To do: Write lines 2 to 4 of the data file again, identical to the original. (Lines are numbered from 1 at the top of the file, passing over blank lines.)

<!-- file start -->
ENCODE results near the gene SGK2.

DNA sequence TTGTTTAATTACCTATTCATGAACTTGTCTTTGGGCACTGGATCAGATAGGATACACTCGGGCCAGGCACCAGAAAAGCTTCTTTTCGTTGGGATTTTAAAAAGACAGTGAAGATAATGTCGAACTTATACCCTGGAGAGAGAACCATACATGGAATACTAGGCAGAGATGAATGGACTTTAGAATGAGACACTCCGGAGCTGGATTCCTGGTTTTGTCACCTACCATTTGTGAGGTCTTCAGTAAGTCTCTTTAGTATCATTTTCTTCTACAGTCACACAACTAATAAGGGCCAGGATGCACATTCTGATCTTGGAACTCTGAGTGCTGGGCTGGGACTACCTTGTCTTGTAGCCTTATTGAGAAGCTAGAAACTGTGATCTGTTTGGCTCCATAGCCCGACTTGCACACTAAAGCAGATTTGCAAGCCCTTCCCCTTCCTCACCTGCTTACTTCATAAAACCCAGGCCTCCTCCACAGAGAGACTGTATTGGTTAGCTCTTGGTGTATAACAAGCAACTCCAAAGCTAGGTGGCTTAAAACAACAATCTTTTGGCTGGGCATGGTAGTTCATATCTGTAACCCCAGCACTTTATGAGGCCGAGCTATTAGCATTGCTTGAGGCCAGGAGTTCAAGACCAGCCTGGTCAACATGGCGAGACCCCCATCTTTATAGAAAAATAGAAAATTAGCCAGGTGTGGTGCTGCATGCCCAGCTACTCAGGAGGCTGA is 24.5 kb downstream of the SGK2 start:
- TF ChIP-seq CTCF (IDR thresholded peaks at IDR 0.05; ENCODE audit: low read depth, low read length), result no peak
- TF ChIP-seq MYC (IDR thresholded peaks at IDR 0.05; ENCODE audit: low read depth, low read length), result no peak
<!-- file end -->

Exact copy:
DNA sequence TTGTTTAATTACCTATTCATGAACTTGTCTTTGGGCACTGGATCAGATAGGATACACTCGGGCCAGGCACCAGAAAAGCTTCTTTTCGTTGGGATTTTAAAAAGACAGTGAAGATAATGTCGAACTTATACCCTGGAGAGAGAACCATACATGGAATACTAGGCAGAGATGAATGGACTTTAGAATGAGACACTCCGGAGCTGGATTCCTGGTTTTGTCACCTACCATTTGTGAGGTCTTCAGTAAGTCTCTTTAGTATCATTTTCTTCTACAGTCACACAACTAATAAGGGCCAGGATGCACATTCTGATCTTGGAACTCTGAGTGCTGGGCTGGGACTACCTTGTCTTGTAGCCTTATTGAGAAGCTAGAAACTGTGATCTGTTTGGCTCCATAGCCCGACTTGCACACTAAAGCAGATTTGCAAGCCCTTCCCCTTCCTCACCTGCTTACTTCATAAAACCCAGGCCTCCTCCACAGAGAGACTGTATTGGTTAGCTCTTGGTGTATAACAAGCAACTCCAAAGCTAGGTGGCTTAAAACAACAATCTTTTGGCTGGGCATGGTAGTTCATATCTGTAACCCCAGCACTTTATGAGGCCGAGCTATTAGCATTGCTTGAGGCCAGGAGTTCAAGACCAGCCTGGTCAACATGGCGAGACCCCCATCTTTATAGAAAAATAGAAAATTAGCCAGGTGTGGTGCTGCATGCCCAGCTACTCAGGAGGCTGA is 24.5 kb downstream of the SGK2 start:
- TF ChIP-seq CTCF (IDR thresholded peaks at IDR 0.05; ENCODE audit: low read depth, low read length), result no peak
- TF ChIP-seq MYC (IDR thresholded peaks at IDR 0.05; ENCODE audit: low read depth, low read length), result no peak